In response to the growing body of evidence that simulation is a satisfactory way to instruct procedural skills, we developed an innovative model to teach common gynecologic procedures such as cervical cancer screening, cervical polyp removal, intrauterine device removal, and endometrial biopsy. The objectives of this study were to describe the construction of the model and to assess participants' satisfaction and confidence in applying the learning objectives to their clinical practice.
The researchers created the model with reusable and readily available materials. During a hands-on skills workshop, practicing clinicians performed simulated cervical cancer screening, endocervical polyp removal, intrauterine device removal, and an endometrial biopsy on a low-fidelity gynecologic model. Using convenience sampling, each participant completed a survey designed to measure satisfaction with the workshop and self-confidence in their newly acquired skills.
All (N = 30,100%) of the participants agreed at the “agree” or “strongly agree” level that the gynecologic skills workshop using lecture and a hands-on model was a satisfying and self-confidence–building experience.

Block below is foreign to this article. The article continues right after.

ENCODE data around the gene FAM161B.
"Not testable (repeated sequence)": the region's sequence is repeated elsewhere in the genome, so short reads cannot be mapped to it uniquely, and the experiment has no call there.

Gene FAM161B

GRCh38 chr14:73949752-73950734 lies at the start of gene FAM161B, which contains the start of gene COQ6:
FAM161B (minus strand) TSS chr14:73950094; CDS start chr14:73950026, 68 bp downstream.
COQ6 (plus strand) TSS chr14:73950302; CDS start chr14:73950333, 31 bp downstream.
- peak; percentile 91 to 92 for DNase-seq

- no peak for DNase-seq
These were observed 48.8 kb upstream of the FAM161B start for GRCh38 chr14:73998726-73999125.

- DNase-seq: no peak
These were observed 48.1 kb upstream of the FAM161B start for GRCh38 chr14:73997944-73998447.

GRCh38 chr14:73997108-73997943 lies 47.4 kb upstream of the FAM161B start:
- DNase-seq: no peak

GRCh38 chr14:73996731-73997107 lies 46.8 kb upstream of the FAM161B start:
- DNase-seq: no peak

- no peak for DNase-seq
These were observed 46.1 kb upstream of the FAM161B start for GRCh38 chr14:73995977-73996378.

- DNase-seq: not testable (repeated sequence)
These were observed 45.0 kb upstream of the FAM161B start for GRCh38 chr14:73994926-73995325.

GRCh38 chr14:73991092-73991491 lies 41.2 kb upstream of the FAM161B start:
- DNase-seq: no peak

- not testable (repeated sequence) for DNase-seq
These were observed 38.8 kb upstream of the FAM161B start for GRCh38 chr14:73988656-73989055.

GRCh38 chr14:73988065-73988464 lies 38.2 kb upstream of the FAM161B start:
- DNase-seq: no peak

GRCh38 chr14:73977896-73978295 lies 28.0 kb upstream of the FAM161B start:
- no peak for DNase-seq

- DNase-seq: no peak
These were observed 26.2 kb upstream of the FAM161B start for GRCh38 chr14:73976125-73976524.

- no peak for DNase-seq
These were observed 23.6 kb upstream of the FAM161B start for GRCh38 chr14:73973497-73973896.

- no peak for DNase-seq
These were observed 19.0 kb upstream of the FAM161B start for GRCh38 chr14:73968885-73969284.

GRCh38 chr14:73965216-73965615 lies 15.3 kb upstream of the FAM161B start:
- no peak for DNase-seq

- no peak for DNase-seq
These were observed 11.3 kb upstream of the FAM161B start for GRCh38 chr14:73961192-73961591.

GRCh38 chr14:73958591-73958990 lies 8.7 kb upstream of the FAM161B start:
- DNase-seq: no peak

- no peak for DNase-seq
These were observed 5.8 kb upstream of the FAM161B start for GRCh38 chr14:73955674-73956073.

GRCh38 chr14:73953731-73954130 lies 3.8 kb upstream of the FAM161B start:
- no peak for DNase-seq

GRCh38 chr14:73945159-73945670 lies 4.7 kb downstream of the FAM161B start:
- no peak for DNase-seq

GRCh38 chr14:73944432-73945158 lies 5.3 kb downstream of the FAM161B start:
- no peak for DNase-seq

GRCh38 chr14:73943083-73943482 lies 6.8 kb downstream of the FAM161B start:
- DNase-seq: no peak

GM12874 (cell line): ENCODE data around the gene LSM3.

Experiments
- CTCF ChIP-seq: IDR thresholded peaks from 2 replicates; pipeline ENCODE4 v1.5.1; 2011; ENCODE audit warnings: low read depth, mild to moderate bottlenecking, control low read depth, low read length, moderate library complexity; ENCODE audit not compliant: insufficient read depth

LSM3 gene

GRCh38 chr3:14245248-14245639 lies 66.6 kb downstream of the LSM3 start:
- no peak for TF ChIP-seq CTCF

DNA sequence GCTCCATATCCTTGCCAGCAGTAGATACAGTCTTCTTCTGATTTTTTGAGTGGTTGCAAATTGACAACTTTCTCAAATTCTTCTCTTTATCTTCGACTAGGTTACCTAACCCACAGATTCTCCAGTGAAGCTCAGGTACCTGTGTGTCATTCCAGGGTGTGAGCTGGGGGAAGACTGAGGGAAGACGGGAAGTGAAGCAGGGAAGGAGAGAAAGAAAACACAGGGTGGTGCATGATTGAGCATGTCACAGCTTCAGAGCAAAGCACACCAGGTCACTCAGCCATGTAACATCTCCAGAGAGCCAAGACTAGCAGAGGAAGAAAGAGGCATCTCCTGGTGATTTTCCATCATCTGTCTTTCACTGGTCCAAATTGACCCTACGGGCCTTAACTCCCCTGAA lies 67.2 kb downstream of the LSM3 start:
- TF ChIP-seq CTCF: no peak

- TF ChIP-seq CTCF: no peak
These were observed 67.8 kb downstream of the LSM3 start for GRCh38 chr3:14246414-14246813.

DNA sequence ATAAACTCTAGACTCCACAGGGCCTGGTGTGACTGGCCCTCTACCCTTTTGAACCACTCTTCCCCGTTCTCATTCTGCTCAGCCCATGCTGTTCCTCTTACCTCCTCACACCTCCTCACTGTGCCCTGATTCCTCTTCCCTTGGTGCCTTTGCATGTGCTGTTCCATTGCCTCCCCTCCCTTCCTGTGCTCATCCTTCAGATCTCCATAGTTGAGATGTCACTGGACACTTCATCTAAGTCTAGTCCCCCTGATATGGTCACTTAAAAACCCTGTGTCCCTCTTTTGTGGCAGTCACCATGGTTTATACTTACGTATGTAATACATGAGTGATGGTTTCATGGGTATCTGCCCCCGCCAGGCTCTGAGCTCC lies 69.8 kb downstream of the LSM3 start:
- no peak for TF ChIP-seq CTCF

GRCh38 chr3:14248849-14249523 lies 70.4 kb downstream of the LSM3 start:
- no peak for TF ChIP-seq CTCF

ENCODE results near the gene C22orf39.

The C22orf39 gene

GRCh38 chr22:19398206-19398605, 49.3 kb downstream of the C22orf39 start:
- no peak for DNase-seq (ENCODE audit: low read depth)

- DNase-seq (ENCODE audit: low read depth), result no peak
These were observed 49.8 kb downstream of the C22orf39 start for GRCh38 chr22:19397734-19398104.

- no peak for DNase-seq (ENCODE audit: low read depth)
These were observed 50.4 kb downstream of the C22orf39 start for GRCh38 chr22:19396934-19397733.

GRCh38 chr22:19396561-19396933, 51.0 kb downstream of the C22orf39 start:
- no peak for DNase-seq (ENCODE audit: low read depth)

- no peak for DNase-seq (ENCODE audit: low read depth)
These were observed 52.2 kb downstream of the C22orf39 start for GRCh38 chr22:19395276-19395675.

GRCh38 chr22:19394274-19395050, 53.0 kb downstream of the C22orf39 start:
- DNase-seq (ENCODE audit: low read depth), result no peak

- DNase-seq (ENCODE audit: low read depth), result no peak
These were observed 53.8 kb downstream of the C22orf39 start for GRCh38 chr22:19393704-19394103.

An easily reproducible and reusable gynecologic procedure simulator was highly rated as a means of teaching common primary care gynecologic procedures. The simulated model provided an opportunity for hands-on skills learning for clinicians who wish to expand their gynecologic procedure skill set.
From the Robert Morris University School of Nursing and Health Sciences (S.D.H., D.R.R. A.W., S.G.), Moon Township, PA.
Reprints: Susan D. Hellier PhD, DNP, FNP-BC, Robert Morris University School of Nursing and Health Sciences, 6001 University Blvd, Moon Township, PA 15108 (e-mail: firstname.lastname@example.org).
The authors declare no conflict of interest.